Although dubbed for export, The Shaolin Plot was unreleased in the United States and not released in the UK until 1982 and subsequently only had Hong Kong VCD and mainland China DVD editions (the latter presumably derived from the VCD master). Eureka's 1080p24 MPEG-4 AVC 2.35:1 widescreen Blu-ray comes from a new 2K restoration – we have no idea whether the Scandinavian Blu-ray transfer from 2019 comes from the same master or an older one but it only had the English dub track – and while we have not seen earlier versions it is hard to imagine it looking better. Colors pop when the period color schemes allow – wardrobe accents and splashes of blood – and the image is generally crisp apart from the usual softness during wide angle pans where the older anamorphic scope lenses bow in the center of the frame.


Audio options included Mandarin LPCM 2.0 mono – there was apparently no Cantonese dub – and an English LPCM 2.0 dub track. Both sound clean, with the Mandarin track perhaps handling the high end of the music better than the English track, and the former is the way to go since the English track has rather flat performances that make the cliched scenarios seem even more so for those of us who grew up on films like these in dubbed form. The English subtitles include the annotation to the title card "(Lt. The Four Great Schools)" but have no noticeable errors.


Apart from the Hong Kong theatrical trailer (3:54) and the English export trailer (2:54), the only extras are a pair of audio commentaries from Eureka's usual suspects. The first is an audio commentary by Asian film experts Frank Djeng (NY Asian Film Festival) and Michael Worth recorded during a "marathon week" of commentary recording. Djeng and Worth discuss the influences of King Hu on the plot and the visuals – like Hu's Raining in the Mountain, the film was shot in Korea and possess some similar story elements – the contribution of prolific scripter Kuang Ni (The Eight Diagram Pole Fighter), the importance of Huang Feng in Hung's career, Hung's "Bond villain"-esque character, and the use of the "Flying Guillotine"-type weapon a year after The Master of The Flying Guillotine from Jimmy Wang Yu after he walked out on Golden Harvest. The second track is an audio commentary by action cinema experts Mike Leeder and Arne Venema in which they cover some of the same information, point out brief appearances by Shaw/Golden Harvest fixtures like Lam-Ching Ying (Mr. Vampire) whose limited screen time may be bewildering to those used to seeing him in larger lead or supporting roles, the film's use of gore, Tien's unlucky career, and the acknowledged influence of Star Wars on Hung – perhaps reaching in comparing the Manchu to the Empire and Shaolin monks to the Jedi – with Leeder also revealing that Hung was intended to be the action director on Star Wars II: Attack of the Clones and was hired by Leeder for that position on Rogue One (Leeder is credited with the film's Asian casting). Perhaps because they are not as enamored as the film as Djeng, they do speculate more on Tien's seemingly diminished role in the film and the possibility that Hung and Huang may have discovered Casanova Wong's greater screen presence late in the production.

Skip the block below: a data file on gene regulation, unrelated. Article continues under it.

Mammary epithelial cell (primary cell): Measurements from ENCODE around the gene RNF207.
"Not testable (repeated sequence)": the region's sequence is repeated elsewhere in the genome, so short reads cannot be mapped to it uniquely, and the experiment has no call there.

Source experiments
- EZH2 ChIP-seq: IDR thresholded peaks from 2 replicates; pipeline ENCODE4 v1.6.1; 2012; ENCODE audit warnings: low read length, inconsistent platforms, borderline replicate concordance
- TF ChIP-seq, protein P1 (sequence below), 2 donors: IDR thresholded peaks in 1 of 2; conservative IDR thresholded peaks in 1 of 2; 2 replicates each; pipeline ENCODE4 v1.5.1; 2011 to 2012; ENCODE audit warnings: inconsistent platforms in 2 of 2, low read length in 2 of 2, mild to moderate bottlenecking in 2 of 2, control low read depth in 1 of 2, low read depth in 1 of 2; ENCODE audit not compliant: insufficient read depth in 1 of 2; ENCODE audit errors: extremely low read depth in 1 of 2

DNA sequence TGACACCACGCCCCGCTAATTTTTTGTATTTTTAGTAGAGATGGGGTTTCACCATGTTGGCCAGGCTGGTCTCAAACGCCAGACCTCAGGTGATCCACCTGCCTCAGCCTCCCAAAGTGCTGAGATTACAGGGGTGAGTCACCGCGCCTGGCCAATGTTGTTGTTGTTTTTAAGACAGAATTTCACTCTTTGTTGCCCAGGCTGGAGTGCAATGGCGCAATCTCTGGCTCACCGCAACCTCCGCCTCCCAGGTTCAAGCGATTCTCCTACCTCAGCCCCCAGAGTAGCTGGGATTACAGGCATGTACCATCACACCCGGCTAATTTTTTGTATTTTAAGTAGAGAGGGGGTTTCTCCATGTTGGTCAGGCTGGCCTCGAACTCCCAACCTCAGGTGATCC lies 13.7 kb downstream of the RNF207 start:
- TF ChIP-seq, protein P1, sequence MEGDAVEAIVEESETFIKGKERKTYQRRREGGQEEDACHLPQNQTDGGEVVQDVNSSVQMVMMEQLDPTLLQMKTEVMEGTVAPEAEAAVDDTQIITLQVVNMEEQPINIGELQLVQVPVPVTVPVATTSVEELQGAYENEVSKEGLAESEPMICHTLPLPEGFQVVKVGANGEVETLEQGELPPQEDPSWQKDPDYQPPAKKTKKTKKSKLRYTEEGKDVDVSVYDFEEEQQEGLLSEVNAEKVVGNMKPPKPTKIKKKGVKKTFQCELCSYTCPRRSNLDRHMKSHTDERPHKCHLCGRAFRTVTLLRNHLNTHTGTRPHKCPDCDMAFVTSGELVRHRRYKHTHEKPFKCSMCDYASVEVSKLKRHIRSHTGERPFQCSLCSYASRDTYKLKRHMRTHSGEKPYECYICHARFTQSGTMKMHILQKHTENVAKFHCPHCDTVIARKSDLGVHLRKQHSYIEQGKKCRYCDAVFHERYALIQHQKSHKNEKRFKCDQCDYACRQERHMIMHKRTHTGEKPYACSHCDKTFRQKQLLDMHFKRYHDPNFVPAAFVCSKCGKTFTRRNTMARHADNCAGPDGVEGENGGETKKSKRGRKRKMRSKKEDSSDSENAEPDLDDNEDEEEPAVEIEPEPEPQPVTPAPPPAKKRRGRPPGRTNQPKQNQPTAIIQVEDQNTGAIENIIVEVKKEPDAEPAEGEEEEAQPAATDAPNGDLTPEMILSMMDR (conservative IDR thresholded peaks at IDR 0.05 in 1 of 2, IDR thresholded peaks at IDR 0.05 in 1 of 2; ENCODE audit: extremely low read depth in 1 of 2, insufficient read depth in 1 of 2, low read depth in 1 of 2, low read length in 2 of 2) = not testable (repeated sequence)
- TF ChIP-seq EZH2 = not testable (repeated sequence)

Housed with the disc and the O-Card slipcase featuring new artwork by Darren Wheeling included with the first 2,000 copies is the equally-limited twenty-seven page collector's booklet featuring new writing by James Oliver. "Nirvana Can Wait: Monks, Masters, and The Shaolin Plot" also positions the film as one of the best martial arts films of the seventies while also rehabilitating the career of Huang Feng whose role in fostering Hung's career as a filmmaker is "often downplayed or ignored completely." He cites the film's importance in being a "rare film that actually considers the tension between kung fu as an ascetic practice and kung fu as a means of bringing the hurt."


Little seen outside Asia, The Shaolin Plot is regarded by some as an unheralded classic and less so by others but it is most notable as the culmination of collaborations between director Huang Feng and action director/actor Sammo Hung who followed the film up with his own directorial debut.